You may have heard this before, but a lot of my emotional bonds to Walt Disney World come from my father. As a child he was the one who talked me out of a birthday party to go to see fireworks and as a teen, long after my mother and sister stopped going with us, he was the driving force that carried he and I to the parks on a regular basis. His favorite park is, without a doubt, Epcot and his favorite pavilion there is The Land. Just as I would not take no for an answer when it came to Horizons, he stood his ground on Listen and Living with the Land. His fascination with the technology of this pavilion propelled me, as a teenager and later as a young adult, to foster my own respect for the science, love of the pavilion, and rabid curiosity.
For the longest time he and I have stared at the Mickey’s Mini Garden displays, filled with tiny plant cultures that guests can take home, and wondered how they do it and more importantly how could we take one home and not kill it overnight. The Land’s Behind the Seeds Tour offered up a few answers as to the ‘how do they do it’ question, but we’ve both been hesitant to take home our own sample and try to grow it. Let’s face it, for a pair of dyed-in-the-wool Epcot enthusiasts, letting one of these cultures die would be like killing off a piece of Epcot with our bare hands!
Earlier this month I found myself staring at the same display on the counter of Green Thumb Emporium, the hole in the wall gift shop in front of the entrance to Soarin’, facing the same dilemma. There is also a terrific little notebook sitting on the counter for the curious that is filled with planting instructions, information on available and unavailable plants due to planting cycles, and even specifics for those concerned about upsetting TSA with this tube in their luggage. After checking out the current available plants and sifting through the ease of transplant, growth, and needs of the individual plants, I mustered up all the courage I could and picked out a rather nice looking Kalanchoe culture and brought it home with me.
Kalanchoe is a succulent plant that can grow up to eighteen inches and has pink flowers. It can grow in full sunlight or partial shade and was listed as ‘Easy to transplant’ and ‘Easy to grow,’ which made me hopeful that it would survive my not-so-green thumb. I’ve allowed it to stay in its tube for the past couple of weeks as we have had some bitter cold here, as most of you have as well. Yesterday, however, I decided it was time to go ahead and give the transplant process a go. Here are the directions provided by the minds of The Land’s living laboratories, I’ll be back later with a few insights.
How To Plant Your Tiny Plant:1 – Remove it carefully from the test tube without damaging the roots. Gently wash off all the gel under cool running water. Work quickly so your plant doesn’t dry out.2 – Plant it into sterile potting soil in a small 4-6” pot. Lightly water it. Don’t water it again until the soil surface is dry.3 – Keep the humidity high around the plant by covering it with a plastic bag, and sealing it around the pot with a rubber band.4 – After about two weeks poke tiny holes in the bag to let in fresh air. Gradually let in more air over the next two weeks by making the holes larger. Remove the bag once your plant has adjusted to its new environment and has begun to grow.5 – As the plant gets bigger, transfer it into a larger pot. Handle this plant as you would any other transplant.For information specific to your plant and local growing climate search online or contact your local extension office.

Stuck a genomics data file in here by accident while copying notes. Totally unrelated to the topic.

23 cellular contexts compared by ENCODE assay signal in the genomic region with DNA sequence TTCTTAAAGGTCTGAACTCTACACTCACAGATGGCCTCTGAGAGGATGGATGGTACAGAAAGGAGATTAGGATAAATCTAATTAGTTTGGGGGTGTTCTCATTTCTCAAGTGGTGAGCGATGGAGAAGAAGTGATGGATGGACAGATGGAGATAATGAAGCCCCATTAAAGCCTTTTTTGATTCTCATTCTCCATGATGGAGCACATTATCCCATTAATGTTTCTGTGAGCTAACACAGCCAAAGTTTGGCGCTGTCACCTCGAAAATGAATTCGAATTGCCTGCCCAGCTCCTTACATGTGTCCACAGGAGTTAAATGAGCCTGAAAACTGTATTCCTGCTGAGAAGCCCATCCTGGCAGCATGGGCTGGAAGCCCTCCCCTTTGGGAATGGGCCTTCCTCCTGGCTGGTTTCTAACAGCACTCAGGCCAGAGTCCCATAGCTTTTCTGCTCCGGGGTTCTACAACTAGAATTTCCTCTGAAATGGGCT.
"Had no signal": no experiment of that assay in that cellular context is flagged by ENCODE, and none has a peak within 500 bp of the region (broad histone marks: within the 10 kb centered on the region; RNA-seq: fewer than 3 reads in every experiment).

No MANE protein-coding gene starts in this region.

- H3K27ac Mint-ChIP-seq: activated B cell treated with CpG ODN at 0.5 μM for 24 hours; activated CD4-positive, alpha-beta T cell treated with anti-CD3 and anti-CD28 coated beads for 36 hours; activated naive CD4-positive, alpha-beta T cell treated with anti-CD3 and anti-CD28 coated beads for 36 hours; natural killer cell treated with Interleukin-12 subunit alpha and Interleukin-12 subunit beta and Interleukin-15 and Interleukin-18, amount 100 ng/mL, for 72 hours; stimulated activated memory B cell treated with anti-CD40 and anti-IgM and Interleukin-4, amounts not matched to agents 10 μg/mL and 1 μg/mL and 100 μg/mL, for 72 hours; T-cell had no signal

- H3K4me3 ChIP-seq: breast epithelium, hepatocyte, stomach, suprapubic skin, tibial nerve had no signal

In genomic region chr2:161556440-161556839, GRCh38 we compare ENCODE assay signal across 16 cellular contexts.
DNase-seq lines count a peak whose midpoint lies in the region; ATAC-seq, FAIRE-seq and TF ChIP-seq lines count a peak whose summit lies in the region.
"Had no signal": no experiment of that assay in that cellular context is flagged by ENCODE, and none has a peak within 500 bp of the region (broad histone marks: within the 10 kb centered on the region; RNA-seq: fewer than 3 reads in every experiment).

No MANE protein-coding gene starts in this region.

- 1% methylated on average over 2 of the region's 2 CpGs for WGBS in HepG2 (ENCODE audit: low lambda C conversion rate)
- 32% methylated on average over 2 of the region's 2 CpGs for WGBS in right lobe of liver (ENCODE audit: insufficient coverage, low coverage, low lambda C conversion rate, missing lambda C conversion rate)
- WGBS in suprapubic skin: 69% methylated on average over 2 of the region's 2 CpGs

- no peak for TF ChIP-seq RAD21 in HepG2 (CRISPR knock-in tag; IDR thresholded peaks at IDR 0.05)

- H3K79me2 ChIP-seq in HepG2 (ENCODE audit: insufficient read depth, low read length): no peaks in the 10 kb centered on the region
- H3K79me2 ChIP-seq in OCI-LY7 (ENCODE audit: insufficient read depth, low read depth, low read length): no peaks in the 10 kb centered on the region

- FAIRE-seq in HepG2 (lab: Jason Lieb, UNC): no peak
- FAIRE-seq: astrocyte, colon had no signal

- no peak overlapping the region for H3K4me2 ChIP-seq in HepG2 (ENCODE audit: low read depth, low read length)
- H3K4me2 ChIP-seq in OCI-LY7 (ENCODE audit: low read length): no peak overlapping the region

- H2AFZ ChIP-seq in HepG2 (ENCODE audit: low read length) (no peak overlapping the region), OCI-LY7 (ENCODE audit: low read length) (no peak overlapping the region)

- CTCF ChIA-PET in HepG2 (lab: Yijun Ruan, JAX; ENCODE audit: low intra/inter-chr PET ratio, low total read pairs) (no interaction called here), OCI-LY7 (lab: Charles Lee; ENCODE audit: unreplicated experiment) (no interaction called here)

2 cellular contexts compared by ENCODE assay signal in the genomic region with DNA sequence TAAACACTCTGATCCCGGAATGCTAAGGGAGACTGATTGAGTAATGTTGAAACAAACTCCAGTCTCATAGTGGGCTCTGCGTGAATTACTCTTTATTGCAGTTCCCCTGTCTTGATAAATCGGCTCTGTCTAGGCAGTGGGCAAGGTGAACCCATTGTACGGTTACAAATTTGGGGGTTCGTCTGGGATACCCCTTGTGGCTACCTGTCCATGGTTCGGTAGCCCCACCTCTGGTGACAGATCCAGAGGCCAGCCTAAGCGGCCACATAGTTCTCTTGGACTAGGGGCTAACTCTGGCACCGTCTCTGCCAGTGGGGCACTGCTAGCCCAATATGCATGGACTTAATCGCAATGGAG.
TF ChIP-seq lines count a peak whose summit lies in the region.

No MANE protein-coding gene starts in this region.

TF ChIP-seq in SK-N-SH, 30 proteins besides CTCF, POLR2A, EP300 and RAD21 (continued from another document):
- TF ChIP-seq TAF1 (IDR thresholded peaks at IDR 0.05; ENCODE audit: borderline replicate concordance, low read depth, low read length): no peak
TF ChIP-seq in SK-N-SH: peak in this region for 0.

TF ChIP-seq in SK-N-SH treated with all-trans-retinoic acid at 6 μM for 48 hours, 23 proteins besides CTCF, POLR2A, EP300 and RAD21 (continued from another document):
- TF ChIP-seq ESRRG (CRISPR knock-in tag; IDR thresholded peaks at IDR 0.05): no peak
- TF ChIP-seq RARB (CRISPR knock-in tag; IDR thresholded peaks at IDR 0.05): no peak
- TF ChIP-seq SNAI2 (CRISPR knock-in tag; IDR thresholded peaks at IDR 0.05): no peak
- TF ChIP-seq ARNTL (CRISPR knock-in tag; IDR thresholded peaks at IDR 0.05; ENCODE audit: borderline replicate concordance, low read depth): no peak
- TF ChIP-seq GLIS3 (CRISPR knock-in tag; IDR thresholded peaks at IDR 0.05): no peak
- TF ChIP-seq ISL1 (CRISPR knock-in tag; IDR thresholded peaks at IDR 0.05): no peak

Obviously, as I have just transplanted the culture from the test tube to the pot, I’ve only reached step 3, but here’s what I’ve found out about the plant and myself.
As I tried to remove the culture and gel from the tube, the gel cracked and took several roots with it, although a majority and the heartiest roots came with the plant and gel that did not break loose. Fingers crossed I didn’t do it in right there…
I did some searches for ‘sterile potting soil,’ and the best results I found required having to bake potting soil in my oven. I’m really pulling for this little plant, but I’m pulling even more to not have to sleep on the couch, so I decided that a fresh bag of potting soil would be preferable to stinking up my house with baked potting soil. I did, however, make sure to find a soil that was supposed to help cuttings.
The size of the plastic bag wasn’t specified, but as it was meant to keep in the humidity, I opted for a sandwich Ziploc bag. Time will tell if that will work, although I’m not sure about when to water as the soil is supposed to be dry, and I can’t get a good sense of it through the plastic bag without removing it.
So, that’s where we stand with my attempt at growing my own piece of The Land with Mickey’s Mini Garden. Hopefully, in about a month, it will be flourishing. Starting next Sunday I’ll put a new album up on our Facebook page to chronicle the weekly progress my little Kalanchoe is making. I’d say wish me luck, but you should probably reserve your luck for the Kalanchoe…